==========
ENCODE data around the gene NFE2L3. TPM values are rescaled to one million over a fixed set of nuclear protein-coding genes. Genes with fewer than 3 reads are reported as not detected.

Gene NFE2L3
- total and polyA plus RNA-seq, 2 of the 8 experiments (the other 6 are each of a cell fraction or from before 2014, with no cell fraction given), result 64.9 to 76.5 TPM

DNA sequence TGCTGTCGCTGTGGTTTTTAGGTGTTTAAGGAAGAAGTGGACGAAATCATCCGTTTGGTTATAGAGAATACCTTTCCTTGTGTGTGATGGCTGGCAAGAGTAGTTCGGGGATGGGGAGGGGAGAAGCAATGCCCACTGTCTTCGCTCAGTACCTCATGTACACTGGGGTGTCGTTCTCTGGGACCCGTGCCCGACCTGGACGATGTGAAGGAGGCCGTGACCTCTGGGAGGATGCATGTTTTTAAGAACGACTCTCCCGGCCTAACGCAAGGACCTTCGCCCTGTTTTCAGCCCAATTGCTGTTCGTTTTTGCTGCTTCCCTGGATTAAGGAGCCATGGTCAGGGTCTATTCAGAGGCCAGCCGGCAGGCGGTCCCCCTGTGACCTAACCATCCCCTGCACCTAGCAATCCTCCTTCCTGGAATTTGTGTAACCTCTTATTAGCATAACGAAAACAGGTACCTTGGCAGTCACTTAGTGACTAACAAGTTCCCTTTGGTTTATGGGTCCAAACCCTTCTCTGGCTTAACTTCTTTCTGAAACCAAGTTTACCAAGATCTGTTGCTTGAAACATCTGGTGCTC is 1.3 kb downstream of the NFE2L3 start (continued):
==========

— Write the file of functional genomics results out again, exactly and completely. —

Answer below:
ENCODE data around the gene NFE2L3. TPM values are rescaled to one million over a fixed set of nuclear protein-coding genes. Genes with fewer than 3 reads are reported as not detected.

Gene NFE2L3
- total and polyA plus RNA-seq, 2 of the 8 experiments (the other 6 are each of a cell fraction or from before 2014, with no cell fraction given), result 64.9 to 76.5 TPM

DNA sequence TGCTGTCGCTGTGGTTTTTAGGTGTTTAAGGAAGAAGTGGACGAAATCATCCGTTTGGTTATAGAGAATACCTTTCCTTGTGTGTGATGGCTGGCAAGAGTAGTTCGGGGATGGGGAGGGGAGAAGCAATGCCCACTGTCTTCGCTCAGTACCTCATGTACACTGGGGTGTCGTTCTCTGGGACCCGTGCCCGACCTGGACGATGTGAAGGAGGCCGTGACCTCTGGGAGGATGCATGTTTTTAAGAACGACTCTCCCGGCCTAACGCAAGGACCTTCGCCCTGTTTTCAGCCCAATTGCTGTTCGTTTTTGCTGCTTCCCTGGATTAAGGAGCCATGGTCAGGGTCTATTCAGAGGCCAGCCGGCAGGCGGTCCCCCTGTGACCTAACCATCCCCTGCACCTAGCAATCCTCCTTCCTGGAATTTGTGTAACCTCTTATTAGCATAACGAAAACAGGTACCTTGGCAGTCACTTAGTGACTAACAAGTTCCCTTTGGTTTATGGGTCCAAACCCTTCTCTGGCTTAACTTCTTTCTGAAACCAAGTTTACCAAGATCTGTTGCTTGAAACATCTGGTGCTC is 1.3 kb downstream of the NFE2L3 start (continued):